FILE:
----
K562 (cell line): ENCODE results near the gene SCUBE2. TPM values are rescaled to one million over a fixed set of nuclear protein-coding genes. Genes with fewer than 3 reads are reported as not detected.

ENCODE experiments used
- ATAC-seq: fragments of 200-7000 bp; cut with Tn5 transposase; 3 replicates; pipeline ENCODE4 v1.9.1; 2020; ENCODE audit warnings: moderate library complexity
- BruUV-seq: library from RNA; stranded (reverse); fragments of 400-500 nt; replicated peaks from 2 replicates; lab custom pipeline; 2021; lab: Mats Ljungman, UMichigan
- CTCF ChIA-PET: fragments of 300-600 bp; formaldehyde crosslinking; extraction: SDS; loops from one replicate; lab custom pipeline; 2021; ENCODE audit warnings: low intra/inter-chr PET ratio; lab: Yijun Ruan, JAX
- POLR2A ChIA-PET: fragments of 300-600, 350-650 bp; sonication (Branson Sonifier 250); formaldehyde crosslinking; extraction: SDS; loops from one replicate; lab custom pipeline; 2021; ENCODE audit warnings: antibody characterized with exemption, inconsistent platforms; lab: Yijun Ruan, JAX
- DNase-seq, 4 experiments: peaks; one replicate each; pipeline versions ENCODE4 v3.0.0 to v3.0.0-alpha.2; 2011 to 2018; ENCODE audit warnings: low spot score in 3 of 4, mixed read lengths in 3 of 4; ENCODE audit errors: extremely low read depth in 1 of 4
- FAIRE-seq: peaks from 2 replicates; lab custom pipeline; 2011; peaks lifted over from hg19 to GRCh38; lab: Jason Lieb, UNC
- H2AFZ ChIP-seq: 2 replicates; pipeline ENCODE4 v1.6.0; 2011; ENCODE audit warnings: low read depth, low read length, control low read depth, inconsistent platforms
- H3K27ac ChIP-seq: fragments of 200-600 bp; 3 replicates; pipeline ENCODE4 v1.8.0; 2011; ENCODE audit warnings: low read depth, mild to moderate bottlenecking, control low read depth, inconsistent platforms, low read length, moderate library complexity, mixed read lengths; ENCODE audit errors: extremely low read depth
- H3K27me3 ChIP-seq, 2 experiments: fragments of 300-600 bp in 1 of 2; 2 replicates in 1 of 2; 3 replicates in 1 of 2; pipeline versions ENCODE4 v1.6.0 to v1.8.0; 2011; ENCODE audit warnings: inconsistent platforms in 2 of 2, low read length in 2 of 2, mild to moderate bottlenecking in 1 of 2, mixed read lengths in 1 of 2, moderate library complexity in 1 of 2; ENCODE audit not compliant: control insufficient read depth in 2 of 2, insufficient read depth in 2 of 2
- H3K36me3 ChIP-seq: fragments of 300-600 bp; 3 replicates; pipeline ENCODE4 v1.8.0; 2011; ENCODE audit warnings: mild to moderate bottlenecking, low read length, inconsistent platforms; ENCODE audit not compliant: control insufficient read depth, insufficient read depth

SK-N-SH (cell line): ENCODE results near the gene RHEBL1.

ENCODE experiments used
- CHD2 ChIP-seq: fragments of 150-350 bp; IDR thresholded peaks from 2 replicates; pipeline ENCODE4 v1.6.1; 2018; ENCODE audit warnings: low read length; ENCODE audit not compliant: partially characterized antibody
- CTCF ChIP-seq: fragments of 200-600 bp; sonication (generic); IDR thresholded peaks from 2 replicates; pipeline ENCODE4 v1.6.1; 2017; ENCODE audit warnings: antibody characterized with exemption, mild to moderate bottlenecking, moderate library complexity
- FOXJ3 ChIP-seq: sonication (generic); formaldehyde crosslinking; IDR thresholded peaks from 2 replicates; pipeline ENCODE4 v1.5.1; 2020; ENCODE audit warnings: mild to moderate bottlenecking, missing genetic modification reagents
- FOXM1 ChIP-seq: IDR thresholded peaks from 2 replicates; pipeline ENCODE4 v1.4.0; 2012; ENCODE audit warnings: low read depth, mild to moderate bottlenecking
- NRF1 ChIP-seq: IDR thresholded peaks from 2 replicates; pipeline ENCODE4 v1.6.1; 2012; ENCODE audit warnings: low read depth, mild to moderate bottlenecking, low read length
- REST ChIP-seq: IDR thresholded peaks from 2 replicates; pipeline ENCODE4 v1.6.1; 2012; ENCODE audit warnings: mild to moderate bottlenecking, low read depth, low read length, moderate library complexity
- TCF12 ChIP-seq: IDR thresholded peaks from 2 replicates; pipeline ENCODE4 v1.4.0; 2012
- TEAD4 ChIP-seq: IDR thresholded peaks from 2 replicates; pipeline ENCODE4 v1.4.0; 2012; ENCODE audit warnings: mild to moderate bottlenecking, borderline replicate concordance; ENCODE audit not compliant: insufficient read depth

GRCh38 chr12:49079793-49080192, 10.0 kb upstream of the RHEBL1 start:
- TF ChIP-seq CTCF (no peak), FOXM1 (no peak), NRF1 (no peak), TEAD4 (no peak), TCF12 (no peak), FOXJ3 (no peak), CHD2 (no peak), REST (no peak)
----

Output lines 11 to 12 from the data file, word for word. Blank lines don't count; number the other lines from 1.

- H3K27me3 ChIP-seq, 2 experiments: fragments of 300-600 bp in 1 of 2; 2 replicates in 1 of 2; 3 replicates in 1 of 2; pipeline versions ENCODE4 v1.6.0 to v1.8.0; 2011; ENCODE audit warnings: inconsistent platforms in 2 of 2, low read length in 2 of 2, mild to moderate bottlenecking in 1 of 2, mixed read lengths in 1 of 2, moderate library complexity in 1 of 2; ENCODE audit not compliant: control insufficient read depth in 2 of 2, insufficient read depth in 2 of 2
- H3K36me3 ChIP-seq: fragments of 300-600 bp; 3 replicates; pipeline ENCODE4 v1.8.0; 2011; ENCODE audit warnings: mild to moderate bottlenecking, low read length, inconsistent platforms; ENCODE audit not compliant: control insufficient read depth, insufficient read depth